Terai leaders deny Kathmandu blast claims
Kathmandu | September 03, 2007 4:05:07 PM IST
As little-known groups started claiming responsibility for Sunday's serial blasts in Kathmandu that killed two women and injured over two dozen people, leaders from Terai rejected them as a ploy to discredit the ongoing Madhes movement.
Journalists in Nepal's border towns received calls from four organisations claiming responsibility for Sunday's blasts.
Of the virtually unknown groups, one called itself Gorkha Mukti Morcha and said it was from western Nepal. The other three claimed to be from the Terai plains.
The Terai Utthan Sangat, Terai Army, and Nepal People's Army, who all claimed responsibility for the blasts, are practically unknown. The government too has doubted their claims.
Peace and reconstruction minister Ram Chandra Poudel said the claims could be a "camouflage" to divert the government's attention.
Nepal's political parties say the blasts are an attempt to sabotage the Nov 22 elections when Nepal, for the first time, will put its 238-year-old monarchy to vote.
"There are four groups claiming responsibility for one operation," said Matrika Prasad Yadav, former minister and Maoist leader from the Terai plains. "It shows they are simply the front for someone else."
Yadav claimed the attacks had been backed by international as well as Nepali forces to impede the recent movement his party started for abolition of the monarchy before the critical November elections.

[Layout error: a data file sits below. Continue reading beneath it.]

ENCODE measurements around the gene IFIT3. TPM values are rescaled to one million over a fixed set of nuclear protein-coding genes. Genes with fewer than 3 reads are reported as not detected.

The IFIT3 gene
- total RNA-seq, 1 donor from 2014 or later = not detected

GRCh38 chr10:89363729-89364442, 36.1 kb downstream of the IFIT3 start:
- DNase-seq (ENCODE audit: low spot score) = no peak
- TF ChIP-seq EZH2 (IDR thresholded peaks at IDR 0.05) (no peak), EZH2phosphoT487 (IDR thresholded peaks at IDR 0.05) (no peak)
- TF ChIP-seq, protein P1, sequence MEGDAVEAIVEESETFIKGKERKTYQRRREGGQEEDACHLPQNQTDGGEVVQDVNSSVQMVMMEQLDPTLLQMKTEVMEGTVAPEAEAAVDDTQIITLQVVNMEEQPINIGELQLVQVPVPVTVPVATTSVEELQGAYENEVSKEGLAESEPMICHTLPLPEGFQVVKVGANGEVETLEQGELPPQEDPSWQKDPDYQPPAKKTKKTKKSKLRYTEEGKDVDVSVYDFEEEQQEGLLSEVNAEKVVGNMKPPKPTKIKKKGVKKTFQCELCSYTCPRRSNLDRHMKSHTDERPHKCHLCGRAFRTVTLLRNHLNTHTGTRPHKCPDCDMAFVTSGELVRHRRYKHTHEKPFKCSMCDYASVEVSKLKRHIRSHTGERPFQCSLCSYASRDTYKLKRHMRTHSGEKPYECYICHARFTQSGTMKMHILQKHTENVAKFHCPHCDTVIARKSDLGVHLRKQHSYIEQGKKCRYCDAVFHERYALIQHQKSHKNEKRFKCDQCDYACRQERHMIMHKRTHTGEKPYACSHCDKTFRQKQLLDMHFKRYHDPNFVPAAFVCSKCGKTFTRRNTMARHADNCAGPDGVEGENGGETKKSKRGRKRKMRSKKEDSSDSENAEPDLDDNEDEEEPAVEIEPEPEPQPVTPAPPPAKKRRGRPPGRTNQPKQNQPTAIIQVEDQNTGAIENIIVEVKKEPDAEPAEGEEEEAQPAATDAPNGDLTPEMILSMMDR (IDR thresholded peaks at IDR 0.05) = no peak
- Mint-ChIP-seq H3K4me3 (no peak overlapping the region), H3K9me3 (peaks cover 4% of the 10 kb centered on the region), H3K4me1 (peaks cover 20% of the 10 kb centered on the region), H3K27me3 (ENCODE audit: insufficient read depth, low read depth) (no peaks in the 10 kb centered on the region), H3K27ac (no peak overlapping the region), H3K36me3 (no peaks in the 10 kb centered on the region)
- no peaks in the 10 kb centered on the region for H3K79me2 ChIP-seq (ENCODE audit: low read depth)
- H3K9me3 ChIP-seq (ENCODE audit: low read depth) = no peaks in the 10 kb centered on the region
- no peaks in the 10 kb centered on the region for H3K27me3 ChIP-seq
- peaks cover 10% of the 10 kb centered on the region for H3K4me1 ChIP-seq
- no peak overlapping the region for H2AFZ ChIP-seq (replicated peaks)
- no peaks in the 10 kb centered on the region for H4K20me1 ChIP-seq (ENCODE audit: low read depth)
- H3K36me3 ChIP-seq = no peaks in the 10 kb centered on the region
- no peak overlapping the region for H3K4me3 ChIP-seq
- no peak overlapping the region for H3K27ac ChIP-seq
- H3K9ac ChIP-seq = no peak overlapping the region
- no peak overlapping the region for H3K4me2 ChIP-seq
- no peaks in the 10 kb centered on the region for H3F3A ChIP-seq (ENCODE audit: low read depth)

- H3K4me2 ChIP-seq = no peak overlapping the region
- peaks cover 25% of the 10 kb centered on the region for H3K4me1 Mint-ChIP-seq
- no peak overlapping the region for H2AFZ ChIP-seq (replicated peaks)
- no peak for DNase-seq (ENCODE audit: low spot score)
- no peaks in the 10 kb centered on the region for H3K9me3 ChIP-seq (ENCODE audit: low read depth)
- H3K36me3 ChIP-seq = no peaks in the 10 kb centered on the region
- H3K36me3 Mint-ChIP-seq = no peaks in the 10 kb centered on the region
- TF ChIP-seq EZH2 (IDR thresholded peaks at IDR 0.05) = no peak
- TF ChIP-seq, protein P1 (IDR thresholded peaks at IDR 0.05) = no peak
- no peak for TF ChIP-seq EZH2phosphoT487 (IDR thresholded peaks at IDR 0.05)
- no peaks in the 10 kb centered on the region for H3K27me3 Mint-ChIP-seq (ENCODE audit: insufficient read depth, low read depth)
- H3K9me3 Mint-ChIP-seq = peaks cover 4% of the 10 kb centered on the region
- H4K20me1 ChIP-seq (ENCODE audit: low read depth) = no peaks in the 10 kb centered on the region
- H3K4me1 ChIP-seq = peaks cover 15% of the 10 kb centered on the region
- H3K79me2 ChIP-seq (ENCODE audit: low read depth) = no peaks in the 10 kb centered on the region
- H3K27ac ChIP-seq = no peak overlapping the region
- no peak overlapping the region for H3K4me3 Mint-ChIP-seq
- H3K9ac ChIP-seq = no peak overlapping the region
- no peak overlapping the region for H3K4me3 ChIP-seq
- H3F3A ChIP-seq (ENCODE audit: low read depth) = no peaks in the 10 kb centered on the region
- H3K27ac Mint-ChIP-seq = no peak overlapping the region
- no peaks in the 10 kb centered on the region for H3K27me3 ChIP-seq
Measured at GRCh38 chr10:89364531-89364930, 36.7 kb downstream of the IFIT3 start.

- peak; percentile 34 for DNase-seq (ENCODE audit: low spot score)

"Those who support monarchy are getting apprehensive that we would be able to transform Nepal into a republic before the election," he said. "These anti-people forces are trying to create chaos and instability."
Bijay Kumar Gachchhedar, another former minister from ex-prime minister Sher Bahadur Deuba's Nepali Congress (Democratic) party who is trying to cobble a front of Madhes leaders cutting across party lines, said it was a criminal act and should not be linked to the movement in the Terai plains.
"Only the perpetrators (of the bombings) should be held responsible," he said. "Madhes should not be dragged into it."
Gachchhedar said the movement in the Terai plains was a peaceful one.
"It supports the election so that people's rights could be guaranteed by the new constitution that would be written after it," he said.
Rajesh Ahiraj, editor of Madhesvani, a fortnightly devoted to Terai issues, said the claims were a deliberate ploy to tarnish the Madhes movement.
"It is promoted by the culture of impunity prevailing in Nepal," Ahiraj said.
"Even if you commit 200 murders, the government says it is withdrawing all cases against you and is ready to hold talks. This encourages people to continue with violent acts." (IANS)
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